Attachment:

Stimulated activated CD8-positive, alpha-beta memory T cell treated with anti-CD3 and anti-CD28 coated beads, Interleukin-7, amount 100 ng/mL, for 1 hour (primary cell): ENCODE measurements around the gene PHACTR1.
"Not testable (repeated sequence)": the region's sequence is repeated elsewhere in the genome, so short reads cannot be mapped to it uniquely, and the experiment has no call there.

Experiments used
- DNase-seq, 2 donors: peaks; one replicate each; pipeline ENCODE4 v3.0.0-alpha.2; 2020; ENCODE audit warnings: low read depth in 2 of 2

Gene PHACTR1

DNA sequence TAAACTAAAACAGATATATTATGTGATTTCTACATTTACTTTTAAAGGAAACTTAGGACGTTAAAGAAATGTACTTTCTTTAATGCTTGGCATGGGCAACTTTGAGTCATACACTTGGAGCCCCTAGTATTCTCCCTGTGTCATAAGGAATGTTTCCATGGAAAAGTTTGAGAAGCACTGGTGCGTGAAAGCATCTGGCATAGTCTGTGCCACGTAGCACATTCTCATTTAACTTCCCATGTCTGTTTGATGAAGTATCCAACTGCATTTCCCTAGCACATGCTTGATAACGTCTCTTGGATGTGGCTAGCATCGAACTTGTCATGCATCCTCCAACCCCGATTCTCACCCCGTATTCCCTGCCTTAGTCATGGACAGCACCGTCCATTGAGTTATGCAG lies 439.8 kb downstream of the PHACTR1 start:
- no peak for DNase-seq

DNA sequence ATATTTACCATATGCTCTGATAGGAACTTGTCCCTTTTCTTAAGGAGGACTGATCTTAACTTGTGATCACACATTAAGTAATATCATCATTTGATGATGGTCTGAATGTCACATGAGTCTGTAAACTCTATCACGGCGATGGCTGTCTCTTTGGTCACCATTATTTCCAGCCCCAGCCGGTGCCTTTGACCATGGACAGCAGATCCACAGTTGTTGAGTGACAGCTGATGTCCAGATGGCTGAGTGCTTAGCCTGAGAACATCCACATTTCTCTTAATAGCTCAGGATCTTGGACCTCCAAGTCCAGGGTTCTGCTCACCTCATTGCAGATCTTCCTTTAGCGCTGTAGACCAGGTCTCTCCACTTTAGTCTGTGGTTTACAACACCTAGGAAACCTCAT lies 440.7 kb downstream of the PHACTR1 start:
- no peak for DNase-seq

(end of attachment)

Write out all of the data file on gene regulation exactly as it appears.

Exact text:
Stimulated activated CD8-positive, alpha-beta memory T cell treated with anti-CD3 and anti-CD28 coated beads, Interleukin-7, amount 100 ng/mL, for 1 hour (primary cell): ENCODE measurements around the gene PHACTR1.
"Not testable (repeated sequence)": the region's sequence is repeated elsewhere in the genome, so short reads cannot be mapped to it uniquely, and the experiment has no call there.

Experiments used
- DNase-seq, 2 donors: peaks; one replicate each; pipeline ENCODE4 v3.0.0-alpha.2; 2020; ENCODE audit warnings: low read depth in 2 of 2

Gene PHACTR1

DNA sequence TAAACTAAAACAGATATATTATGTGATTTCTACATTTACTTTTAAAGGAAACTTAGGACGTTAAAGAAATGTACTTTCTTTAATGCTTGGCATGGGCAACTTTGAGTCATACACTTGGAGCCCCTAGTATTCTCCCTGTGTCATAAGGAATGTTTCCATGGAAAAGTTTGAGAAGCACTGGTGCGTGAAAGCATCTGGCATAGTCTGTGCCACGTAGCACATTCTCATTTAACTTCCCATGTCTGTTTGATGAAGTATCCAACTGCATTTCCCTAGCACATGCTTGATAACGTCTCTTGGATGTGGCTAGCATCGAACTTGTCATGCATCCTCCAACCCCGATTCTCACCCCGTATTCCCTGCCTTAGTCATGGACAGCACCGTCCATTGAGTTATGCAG lies 439.8 kb downstream of the PHACTR1 start:
- no peak for DNase-seq

DNA sequence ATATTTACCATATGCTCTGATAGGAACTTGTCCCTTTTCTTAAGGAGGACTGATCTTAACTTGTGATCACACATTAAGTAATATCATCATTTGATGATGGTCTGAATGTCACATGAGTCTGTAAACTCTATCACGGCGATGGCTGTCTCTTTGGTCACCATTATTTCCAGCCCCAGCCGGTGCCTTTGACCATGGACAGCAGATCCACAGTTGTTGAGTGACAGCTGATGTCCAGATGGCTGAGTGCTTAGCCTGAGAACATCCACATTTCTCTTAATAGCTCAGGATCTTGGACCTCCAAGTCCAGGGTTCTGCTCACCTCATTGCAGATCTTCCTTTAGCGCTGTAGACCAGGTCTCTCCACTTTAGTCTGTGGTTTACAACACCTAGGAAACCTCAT lies 440.7 kb downstream of the PHACTR1 start:
- no peak for DNase-seq